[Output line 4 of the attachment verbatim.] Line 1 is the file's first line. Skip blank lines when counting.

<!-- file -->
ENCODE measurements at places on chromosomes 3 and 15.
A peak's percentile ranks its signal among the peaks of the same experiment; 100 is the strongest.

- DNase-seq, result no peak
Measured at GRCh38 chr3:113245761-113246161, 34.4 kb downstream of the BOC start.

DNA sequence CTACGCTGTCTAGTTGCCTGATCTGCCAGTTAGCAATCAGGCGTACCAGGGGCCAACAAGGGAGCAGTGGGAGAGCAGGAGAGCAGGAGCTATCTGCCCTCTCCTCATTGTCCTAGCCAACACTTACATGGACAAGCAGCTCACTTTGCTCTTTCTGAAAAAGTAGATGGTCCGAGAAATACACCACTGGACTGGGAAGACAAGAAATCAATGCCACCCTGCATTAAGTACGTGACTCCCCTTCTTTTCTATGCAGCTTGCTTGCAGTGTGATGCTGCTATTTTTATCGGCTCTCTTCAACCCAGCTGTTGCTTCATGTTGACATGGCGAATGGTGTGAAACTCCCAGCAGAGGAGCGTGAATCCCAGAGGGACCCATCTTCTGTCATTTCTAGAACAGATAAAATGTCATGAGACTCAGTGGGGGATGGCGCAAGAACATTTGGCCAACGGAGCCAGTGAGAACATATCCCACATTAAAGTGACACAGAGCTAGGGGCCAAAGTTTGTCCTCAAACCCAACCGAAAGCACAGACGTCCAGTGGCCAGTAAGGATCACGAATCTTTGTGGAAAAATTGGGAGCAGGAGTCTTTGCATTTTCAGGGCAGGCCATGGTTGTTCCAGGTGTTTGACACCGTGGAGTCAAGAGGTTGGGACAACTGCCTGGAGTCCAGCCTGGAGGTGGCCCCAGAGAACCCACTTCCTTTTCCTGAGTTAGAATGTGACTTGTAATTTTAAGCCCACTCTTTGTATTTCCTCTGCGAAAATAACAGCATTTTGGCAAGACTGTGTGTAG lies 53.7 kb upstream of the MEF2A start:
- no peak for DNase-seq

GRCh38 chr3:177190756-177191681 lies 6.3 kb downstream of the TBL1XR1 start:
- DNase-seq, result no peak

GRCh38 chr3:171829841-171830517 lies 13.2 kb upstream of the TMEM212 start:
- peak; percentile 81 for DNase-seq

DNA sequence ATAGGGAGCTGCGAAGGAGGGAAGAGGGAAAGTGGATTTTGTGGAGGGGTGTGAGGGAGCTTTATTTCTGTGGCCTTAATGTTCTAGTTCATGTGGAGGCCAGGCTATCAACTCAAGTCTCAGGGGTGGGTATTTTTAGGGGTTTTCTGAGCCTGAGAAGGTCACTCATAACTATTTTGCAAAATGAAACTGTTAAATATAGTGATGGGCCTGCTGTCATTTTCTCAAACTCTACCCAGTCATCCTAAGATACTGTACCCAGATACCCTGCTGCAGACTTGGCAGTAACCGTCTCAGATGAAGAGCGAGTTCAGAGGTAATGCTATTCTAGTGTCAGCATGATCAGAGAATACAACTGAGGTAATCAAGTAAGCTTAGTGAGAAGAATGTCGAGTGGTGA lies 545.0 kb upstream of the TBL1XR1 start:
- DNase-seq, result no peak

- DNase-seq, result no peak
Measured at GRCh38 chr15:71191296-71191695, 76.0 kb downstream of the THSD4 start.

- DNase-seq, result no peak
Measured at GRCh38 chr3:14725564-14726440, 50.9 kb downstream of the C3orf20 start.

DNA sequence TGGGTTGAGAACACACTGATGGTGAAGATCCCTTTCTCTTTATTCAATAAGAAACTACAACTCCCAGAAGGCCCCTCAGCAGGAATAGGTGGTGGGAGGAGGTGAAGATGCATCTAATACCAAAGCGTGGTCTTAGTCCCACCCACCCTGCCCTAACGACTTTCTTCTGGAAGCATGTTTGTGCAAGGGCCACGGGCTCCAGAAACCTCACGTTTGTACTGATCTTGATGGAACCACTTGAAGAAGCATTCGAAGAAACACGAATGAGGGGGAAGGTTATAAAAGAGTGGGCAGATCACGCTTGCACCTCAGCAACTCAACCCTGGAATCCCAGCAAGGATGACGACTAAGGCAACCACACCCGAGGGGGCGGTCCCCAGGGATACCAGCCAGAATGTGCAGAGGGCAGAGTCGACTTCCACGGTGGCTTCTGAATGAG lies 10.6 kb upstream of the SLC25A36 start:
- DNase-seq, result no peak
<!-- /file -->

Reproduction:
Measured at GRCh38 chr3:113245761-113246161, 34.4 kb downstream of the BOC start.